Google slaps mute button on stupid ads that nag you to buy stuff you just looked at

Harry Kiri

Goodbye cookies

Someone mentioned on el Reg about a week ago a cookie delete add-on for Firefox which I then started using. It deletes cookies 15 seconds after you close the tab. That sorts out cross-site advertising.

What is amazing is some sites can have upto 250 cookies tracking your activities and the moment GDPR kicks in I shall be having a word as to why a site needs to inform 250 third parties about your activities...

Mine all the data, they said. It will be worth your while, they said

Harry Kiri

If anyone offers you a lot of answers

and you're left to figure out the questions, ignore them.

Trying to come up with useful emergent properties of things from random observations is a fools errand.

This applies to monitoring (including surveillance data), EA models, SysML models, endless cyber-security SIEM 'notifications' etc etc etc...

Euro Patent Office fails miserably in key accountability case

Harry Kiri

Re: Irish Referendum Coming up ...

"I presume you'd prefer a model in which every country has a separate Patent Office and businesses have to file their patents in every single one?"

Yeah, once you go ad hominem I give up listening.

Harry Kiri

Re: Irish Referendum Coming up ...

Anyone that threatens to diminish European harmonisation by a 'European' institution will have their arm twisted by the EU. So yes, they will have something to do with it.

Unification only goes one way and the EU will not have anything that looks like a fracturing of European unity.

Harry Kiri

Re: Irish Referendum Coming up ...

You really think that you have an option on this?

Vote the wrong way and your friendly EU will twist your arm until you come up with the 'right' answer. It'll impose punitive measures on your resistance until you toe the line. Ireland has done quite nicely out of the EU so I cant see your nation rocking the boat anytime soon.

So what happened with the patent judge and the Euro Patent Office?

Harry Kiri

Every so often

Someone comes along and just does exactly what they want and no-one stops them.

Blair, Campbell, Putin, Blatter, etc, etc.

Its strange how this chap seems to have immunity from real criticism and heads up a fairly important organisation.

You're SAP-ing my will to live: Licensing debate lumbers on as ERP giant tries to rebuild trust

Harry Kiri

The business benefit of SAP

must be staggering. I've only ever seen clunky-doesnt-quite-fit-but-it'll-do, usually after several years of wangling business processes into shape etc.

MIT boffins build AI bot that spots '85 per cent' of hacker invasions

Harry Kiri

Research. Not a product.

Having looked at this, its incredibly heavy on human intervention. It has pre-set ideas of what a 'hacker invasion' should comprise (much like SIEM with 'if this and this and this' alarming, brilliant for detecting the last war).

And yes, even with differing test/train data you can still tune the system.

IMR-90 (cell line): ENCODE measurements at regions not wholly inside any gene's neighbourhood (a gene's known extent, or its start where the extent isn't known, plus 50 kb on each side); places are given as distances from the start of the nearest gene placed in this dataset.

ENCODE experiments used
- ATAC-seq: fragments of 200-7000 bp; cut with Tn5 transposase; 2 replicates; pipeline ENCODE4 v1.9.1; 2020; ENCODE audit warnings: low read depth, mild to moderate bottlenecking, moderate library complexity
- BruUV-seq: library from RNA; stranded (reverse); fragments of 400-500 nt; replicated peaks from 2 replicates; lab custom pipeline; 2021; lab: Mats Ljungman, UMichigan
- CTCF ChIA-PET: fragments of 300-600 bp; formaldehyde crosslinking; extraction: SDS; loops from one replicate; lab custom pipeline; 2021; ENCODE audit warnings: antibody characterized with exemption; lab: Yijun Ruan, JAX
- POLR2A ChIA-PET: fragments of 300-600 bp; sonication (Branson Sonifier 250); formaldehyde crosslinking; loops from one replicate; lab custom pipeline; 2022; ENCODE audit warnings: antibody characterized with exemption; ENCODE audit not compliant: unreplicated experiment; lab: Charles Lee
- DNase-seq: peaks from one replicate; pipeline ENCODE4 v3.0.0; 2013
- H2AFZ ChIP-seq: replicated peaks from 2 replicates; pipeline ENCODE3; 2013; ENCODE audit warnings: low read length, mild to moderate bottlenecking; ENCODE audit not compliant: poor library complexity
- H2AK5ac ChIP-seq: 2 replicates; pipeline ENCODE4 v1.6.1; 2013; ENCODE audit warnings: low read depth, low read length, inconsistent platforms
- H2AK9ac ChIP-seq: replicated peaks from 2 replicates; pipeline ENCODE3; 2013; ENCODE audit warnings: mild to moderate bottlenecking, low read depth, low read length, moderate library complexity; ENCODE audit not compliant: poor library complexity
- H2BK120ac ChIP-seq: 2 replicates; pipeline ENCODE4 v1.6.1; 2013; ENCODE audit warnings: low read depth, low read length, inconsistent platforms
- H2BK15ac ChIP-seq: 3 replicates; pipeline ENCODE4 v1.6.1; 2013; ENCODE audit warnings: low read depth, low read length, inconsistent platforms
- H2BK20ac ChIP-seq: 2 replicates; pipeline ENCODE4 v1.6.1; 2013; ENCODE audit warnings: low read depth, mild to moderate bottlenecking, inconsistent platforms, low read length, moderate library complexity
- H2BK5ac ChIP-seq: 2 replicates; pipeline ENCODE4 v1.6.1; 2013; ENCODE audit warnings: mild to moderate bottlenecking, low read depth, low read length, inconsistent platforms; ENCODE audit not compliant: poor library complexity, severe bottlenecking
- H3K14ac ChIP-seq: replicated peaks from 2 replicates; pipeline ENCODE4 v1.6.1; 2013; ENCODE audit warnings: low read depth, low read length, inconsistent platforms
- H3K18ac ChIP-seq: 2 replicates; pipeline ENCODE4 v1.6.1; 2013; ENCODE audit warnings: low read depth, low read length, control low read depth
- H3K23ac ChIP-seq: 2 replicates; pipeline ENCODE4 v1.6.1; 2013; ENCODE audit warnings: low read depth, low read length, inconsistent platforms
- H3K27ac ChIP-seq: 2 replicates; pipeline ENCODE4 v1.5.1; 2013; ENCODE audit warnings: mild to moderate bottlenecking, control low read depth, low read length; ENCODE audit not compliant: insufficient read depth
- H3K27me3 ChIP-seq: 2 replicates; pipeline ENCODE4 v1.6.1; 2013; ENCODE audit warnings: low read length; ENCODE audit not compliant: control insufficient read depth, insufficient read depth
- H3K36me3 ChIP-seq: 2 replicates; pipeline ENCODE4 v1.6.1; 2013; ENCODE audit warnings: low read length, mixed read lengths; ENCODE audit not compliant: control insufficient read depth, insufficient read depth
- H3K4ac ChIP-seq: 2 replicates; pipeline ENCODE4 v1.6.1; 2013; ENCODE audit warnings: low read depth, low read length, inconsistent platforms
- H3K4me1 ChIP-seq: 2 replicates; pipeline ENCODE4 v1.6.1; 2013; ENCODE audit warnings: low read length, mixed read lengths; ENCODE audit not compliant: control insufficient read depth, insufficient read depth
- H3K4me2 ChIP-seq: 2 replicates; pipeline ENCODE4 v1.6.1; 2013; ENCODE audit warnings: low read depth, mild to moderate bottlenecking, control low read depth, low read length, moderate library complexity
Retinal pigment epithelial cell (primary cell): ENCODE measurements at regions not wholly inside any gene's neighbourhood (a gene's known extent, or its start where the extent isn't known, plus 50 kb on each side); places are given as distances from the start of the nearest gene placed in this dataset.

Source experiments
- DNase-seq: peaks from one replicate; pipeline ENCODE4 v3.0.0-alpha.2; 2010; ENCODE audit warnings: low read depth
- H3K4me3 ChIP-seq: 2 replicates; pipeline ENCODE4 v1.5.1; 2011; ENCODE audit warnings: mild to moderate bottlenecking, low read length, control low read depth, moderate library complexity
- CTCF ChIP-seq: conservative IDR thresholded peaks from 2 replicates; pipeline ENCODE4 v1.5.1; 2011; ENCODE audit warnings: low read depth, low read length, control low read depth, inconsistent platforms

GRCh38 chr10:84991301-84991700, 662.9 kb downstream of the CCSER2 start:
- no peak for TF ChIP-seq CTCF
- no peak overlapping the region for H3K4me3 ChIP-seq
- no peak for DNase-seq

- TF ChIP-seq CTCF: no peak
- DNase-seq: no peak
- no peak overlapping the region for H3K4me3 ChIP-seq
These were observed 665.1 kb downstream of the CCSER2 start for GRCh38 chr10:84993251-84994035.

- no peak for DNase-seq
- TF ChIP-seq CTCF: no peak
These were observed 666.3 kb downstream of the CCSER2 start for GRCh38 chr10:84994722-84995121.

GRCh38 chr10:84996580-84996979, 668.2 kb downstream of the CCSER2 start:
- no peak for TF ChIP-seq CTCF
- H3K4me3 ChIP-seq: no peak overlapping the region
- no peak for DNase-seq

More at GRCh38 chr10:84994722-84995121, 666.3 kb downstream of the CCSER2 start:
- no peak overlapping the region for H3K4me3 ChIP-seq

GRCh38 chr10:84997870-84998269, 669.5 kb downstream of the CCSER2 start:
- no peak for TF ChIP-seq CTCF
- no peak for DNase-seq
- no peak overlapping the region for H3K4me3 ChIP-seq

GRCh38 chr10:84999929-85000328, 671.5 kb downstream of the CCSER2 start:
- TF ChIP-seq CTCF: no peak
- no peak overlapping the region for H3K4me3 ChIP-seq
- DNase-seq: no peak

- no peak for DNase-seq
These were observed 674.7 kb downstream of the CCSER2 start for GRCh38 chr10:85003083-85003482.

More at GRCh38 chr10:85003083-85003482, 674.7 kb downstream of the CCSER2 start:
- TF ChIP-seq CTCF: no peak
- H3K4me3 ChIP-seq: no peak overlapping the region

I'd like an explanation as to what it is classifying and why it is missing 15%? Is it to do with the PCA? If you do PCA, why do you need a neural network (apart from being sexy)? Why not use linear combination (at least you can see which dimension(s) are contributing).

My suspicion is the way they 'fuzz' the features and the classifier means that the performance cant get much better. You always need fine structure to get really good pattern matching, and they get shot of it.

Linux-fight! Dev's plan to bundle kernel patches sparks debate

Harry Kiri

Good on him

I like the 'its your fault if the update process cant handle things'.

I've seen multiple kernel updates in one week. Its lucky that IT support are sitting around waiting for this to happen, implement system-wide regression tests on the test system before system-wide roll-out which naturally will be faultless.

Still the proof of the pudding is in how many people will sign up and drag down his feed. Good luck to him for making other people's lives easier.

Holding out for a Jobs: Tim Cook still auditioning for position of Apple god

Harry Kiri

All about money

Steve Jobs wasn't interested in the user experience. He was interested in the perceived value of his products. Good user experience doesn't let you charge 500 for an i-thing. Branding and value perception do that. He was very good at making things look like they had fairy dust on but it was all about increasing the perceived value.

Good user experience is a differentiator but it doesnt account for the value.

Gov to take axe to big IT contracts soon, will hand chunks to SMEs

Harry Kiri

I almost bid for some Home Office work. Then in the small business T&Cs they wanted all foreground IP (OK, you're paying for that) but then all the background IP (so all of the expertise and specialist knowledge that makes us useful as an SME).

The only reason? We get your knowledge and hand it over 'to someone who is capable of delivering the work'.

We gave up at that point as being an SME our knowledge is our secret sauce...

Bone-dry British tech SMBs miss out on UK.gov cash shower

Harry Kiri

Re: Yes but @ Harri Kiri

Evidence please.